Even still, both views are as they should be. The life lived through reading is absolutely subjective, and it is not even up to the author to decide if any number of different points of view are correct. Neither are correct, and neither are wrong. They simply exist- on the page, and within the mind’s eye.


With each page turned, and each volume finished, we live our lives through literature. There will always be a new story to and an old book to be discovered. We agree that the work exists, with or without our knowledge or approval of it. A grade for the class was usually given based in the sincerity and participation of the student(s). I fell in with books, even more than I already had been, during 7th grade literature class. In short, I lived vicariously through the material. I devoured anything and everything which was bound and shelved. I spent many a lunch hour in the library… It was my escape, my foundations for learning to write (though that would take shape years later), it was where I found my inner self, and in so doing- learned to begin to “like” myself. I belonged here, studying books, and learning about me. I got A’s and the occasional B in the subject but would have learned just as much if I had received an F.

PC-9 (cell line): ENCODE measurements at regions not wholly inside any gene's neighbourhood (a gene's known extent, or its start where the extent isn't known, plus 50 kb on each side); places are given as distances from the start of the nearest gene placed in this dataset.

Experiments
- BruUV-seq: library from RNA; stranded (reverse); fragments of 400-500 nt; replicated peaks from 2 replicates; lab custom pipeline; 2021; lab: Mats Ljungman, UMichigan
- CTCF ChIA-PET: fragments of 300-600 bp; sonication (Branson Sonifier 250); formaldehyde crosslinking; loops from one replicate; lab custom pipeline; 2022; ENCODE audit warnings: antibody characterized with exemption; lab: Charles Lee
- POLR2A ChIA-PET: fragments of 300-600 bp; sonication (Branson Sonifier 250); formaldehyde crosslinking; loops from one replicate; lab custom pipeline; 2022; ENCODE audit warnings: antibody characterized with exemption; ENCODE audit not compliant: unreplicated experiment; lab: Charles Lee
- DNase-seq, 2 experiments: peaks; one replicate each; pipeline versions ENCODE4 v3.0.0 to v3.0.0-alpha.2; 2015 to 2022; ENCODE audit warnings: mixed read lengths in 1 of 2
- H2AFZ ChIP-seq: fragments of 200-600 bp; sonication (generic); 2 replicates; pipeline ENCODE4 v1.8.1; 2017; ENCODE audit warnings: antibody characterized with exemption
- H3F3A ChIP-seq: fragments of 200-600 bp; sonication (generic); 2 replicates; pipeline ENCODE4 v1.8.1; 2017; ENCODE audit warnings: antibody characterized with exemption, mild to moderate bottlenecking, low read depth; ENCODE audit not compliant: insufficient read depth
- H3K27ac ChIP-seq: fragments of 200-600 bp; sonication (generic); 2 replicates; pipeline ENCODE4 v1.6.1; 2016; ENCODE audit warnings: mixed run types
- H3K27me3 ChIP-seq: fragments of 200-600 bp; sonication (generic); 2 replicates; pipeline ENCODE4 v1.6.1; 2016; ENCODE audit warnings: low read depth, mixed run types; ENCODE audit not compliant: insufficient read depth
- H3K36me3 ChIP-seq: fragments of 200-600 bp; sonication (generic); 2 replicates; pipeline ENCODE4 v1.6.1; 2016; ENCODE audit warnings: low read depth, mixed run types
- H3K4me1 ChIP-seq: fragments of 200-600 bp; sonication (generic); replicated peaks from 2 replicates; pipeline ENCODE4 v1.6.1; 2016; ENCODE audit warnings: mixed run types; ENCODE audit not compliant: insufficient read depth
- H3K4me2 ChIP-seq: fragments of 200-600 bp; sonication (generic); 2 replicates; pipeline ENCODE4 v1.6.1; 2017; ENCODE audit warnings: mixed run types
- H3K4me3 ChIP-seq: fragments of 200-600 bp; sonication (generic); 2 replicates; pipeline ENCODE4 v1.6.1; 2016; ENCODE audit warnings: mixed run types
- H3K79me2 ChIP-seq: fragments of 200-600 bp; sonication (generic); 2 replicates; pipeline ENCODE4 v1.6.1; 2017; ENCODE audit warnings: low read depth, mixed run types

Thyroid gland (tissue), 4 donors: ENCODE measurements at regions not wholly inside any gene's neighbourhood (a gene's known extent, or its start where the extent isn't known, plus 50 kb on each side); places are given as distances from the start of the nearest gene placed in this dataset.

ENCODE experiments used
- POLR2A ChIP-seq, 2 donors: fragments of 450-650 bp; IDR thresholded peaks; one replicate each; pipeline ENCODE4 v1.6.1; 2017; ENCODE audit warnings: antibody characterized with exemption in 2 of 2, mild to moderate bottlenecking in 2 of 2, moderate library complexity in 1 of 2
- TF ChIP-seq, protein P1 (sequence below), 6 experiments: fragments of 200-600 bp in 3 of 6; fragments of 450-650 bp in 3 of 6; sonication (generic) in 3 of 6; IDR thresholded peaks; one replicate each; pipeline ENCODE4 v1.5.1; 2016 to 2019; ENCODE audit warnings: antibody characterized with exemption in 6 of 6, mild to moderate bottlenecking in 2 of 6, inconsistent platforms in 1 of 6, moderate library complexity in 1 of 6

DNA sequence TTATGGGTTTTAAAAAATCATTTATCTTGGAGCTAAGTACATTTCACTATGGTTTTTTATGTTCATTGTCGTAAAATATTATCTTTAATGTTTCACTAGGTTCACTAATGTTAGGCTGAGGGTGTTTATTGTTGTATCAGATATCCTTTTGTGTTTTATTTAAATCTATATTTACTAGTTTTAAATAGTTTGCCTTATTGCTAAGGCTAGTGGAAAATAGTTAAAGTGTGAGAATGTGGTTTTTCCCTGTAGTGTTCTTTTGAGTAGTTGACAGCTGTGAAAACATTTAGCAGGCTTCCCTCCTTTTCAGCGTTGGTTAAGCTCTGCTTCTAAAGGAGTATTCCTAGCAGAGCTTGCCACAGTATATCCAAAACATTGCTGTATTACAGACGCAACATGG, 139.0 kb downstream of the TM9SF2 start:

This is the essence of studying literature.

But… If you’ve gotten this far, ask yourself, would I- would you have enjoyed or been encouraged to continue after receiving an F? If I had failed literature, at the fragile age of 12-13… I would have left it forever- discouraged and shamed by one more thing that a grading scale said I was not good at.

In Junior High and throughout High School, I received good grades in writing and literature courses- while failing nearly every other subject, bringing us to the point of this paper.

Now, the class is hopelessly graded- according to standards not envisioned by an author. The artistic impressions of the words on the page cannot be graded in a traditional sense except they are erased in the process, and the endeavor as a whole begins to disappear. These works were never meant to be under such scrutiny. The students, still finding themselves, are not equipped for such standards to be placed upon their developing minds. They need room to read, to digest, to question, to learn, and to be allowed to grow- ar their own pace!

Teachers- I understand that you are bound by your administrators, but please take whatever creative liberty is available, and DO NOT GRADE subjective courses, especially literature, based on standardized and horribly objective means. You are killing the creative process. I hate to make this analogy, but literature should be akin to Art and Gym… Show up, make an effort, and live to fight another day.

Read the article at this link, and then come back and agree with me.